This might be a legitimate undertaking of company business but the ethical implication arises when the employer monitors the activities of the accountant when they make a trip to the bank during lunch hours to conduct their own personal transactions. According to James (2004), some managers might not resist the urge to monitor their employees during work and after work hours. This creates an oppressive work environment in the organization where employees are unable to move around freely within the organization.

Another ethical implication of employee monitoring within the organization is the accuracy of the monitoring systems in detecting the location of the employee within the organization. Some of these devices might be unable to provide accurate information on the whereabouts of employees which means that they are prone to providing inaccurate information.

An employee might be located talking to their friend who might be a competitor or they might be detected near a bar which might paint a negative picture in the eyes of the employer. Location awareness monitoring systems also present inconsistency problems where the true location of the employee might be misrepresented to the employer or the true actions of the employee might be misinterpreted by the employer of the company.

The ethical implication arises when managers fail to define the prohibited locations to their employees when conducting their location monitoring activities which means that detecting employee infractions might be done in an illegitimate way.

The intrusions into another person’s privacy within an organization create an environment of distrust and hostility directed towards the employee’s employers (James, 2004). Employers therefore have to find a balance where location monitoring does not become an infringement on the rights of an employee.


This discussion has dealt with employer-employee relationships with particular focus on the United Arab Emirates and other countries in the Middle East. The research examined the ethical implications of employee drug testing, Internet restrictions in the workplace, monitoring of employee’s emails and monitoring their whereabouts within and outside the organization.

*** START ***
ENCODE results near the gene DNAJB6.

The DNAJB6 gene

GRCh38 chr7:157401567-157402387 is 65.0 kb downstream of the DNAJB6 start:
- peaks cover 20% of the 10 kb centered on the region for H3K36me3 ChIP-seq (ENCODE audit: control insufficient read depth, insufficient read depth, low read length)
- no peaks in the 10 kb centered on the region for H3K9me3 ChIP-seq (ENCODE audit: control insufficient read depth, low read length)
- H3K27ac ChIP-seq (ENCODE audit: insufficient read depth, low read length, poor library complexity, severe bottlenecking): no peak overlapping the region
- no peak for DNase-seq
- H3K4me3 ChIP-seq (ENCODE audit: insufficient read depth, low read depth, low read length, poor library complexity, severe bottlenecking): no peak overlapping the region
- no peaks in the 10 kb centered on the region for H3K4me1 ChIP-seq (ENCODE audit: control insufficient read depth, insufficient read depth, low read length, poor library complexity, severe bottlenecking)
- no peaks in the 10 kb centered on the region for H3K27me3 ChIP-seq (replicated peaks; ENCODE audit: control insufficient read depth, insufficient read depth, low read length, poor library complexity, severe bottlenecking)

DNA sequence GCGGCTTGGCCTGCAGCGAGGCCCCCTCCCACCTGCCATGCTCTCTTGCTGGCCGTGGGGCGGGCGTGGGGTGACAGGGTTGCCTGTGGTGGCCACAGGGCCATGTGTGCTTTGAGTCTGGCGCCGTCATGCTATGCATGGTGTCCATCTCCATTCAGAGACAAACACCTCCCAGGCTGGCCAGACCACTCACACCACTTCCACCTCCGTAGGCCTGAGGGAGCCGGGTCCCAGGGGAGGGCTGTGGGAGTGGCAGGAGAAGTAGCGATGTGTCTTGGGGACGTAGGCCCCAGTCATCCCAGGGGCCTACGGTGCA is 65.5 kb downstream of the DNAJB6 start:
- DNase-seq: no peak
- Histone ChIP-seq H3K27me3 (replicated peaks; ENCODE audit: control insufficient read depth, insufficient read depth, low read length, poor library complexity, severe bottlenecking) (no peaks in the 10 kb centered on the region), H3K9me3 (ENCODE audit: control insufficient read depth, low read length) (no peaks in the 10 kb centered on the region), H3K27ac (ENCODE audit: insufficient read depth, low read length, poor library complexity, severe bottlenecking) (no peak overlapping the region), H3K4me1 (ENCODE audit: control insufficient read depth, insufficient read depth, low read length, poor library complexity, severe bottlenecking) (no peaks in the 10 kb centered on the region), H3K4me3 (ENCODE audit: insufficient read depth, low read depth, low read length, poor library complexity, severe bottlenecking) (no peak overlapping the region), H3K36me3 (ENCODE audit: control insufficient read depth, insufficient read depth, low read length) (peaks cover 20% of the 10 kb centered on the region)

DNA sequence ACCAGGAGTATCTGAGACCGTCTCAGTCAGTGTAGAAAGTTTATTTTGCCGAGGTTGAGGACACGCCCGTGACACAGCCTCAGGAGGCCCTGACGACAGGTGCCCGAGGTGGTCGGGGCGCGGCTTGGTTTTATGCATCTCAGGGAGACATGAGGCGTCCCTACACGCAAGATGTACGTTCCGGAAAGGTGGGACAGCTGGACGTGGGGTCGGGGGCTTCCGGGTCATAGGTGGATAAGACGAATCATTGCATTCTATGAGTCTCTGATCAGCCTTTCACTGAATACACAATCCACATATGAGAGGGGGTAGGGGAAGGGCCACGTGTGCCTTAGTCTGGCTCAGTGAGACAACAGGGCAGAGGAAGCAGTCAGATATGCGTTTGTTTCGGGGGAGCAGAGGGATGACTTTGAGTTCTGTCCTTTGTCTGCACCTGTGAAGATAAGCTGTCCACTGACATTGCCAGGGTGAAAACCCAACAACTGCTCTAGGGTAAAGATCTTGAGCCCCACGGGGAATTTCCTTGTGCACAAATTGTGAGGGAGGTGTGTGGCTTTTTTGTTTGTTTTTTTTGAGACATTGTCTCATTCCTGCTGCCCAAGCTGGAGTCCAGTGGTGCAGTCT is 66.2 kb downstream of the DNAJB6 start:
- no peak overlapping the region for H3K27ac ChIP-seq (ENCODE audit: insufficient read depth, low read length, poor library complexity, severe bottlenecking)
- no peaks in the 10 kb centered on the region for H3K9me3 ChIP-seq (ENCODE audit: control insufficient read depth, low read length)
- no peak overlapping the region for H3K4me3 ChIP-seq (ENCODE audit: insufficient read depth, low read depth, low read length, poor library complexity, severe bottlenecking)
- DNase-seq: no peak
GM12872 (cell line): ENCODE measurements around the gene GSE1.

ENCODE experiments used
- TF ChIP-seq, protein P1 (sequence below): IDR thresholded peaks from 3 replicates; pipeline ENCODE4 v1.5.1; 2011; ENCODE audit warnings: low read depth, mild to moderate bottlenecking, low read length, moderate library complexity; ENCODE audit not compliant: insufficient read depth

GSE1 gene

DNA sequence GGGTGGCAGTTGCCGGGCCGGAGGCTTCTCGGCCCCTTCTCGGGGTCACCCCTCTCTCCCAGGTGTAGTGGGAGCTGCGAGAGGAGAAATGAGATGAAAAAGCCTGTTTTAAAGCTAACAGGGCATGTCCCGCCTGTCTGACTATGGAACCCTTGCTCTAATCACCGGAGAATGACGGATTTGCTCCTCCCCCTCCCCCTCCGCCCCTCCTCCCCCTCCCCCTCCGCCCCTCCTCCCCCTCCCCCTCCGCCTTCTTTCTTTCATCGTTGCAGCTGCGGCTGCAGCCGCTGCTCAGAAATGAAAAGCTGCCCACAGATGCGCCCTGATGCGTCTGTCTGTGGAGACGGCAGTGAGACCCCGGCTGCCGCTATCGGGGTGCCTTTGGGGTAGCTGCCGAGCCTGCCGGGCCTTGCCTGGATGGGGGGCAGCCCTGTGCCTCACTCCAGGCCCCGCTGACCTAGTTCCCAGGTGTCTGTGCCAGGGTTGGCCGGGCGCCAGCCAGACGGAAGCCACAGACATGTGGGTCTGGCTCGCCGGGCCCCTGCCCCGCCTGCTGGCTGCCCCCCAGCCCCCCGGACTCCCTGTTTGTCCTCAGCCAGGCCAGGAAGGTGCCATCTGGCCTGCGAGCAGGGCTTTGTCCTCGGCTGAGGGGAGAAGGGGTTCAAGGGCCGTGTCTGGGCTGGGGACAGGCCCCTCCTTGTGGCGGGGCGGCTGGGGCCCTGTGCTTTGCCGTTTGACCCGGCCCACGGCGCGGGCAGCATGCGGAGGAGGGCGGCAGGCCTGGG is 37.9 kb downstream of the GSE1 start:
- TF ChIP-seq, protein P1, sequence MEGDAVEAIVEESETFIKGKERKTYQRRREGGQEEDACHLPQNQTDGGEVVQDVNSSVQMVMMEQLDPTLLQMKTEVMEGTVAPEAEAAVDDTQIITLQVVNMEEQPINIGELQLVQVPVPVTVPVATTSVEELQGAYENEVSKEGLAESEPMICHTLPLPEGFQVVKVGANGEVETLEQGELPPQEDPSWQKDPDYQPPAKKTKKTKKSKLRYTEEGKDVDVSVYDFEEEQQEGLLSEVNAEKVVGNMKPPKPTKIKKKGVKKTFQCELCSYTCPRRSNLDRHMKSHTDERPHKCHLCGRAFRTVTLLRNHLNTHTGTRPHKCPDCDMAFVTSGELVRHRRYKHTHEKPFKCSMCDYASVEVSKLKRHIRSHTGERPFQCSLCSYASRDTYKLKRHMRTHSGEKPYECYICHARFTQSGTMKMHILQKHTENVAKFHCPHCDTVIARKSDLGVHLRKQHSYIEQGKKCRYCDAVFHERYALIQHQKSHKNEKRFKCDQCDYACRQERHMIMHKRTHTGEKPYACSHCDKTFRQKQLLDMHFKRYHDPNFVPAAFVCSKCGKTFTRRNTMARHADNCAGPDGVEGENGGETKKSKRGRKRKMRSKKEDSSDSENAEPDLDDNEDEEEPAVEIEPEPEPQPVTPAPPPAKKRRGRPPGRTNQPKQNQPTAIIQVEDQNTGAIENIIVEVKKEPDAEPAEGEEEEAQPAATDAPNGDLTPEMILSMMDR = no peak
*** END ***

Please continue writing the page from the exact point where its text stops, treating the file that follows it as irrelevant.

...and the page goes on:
While the amount of research conducted on the above aspects with relation to the Middle East was limited, the study was able to ascertain the ethical implications of each of the mentioned aspects on the wellbeing of the employee within the organization by referring to studies conducted in other countries such as the United States. More research needs to be conducted on the topic to ensure that the above implications reflect employer-employee relationships in the Middle East.


Anandarajan, M., & Simmers, C. (2004). Personal web usage in the workplace: a guide to effective human resources. Hershey, Pennsylvania; Information Science Publishing.

Brill, K. (2003). UAE: enforceability of a non-competition clause in an employment contract. Arab Law Quarterly,18(3).

Camardella, M. (2003). Electronic monitoring in the workplace. Employee Relations Today, 30: 91-100.

Gennard, J., & Judge, G. (2005). Employee relations. London: Chartered Institute of Personnel and Development.

James, G. (2004). Can’t hide your prying eyes. Computerworld, 38: 35-36.

Kaupins, G., & Minch, R. (2005). Legal and ethical implications of employee location monitoring. Idaho, US: Boise State University, Department of Management.

Kintz, P. (2006). Analytical and practical aspects of drug testing in hair. New York: CRC Press.

Shahandeh, B., & Caborn, J. (2003). Ethical issues in workplace drug testing in Europe. Strasbourg, Geneva: International Labour Organization.

Shuji, K. (1997). The Internet and Middle East Studies. Japanese Institute of Middle Eastern Economies Review, 10(36).

Stevens, M.J., & Gielen, U. P. (2007). Toward a global psychology: theory, research, intervention and pedagogy. New Jersey: Lawrence Erlbaum Associates.

Taha, A. (2001). Comparison of patterns of substance abuse in Saudi Arabia and the United Arab Emirates. Social Behavior and Personality Journal, 29(6): 519-529.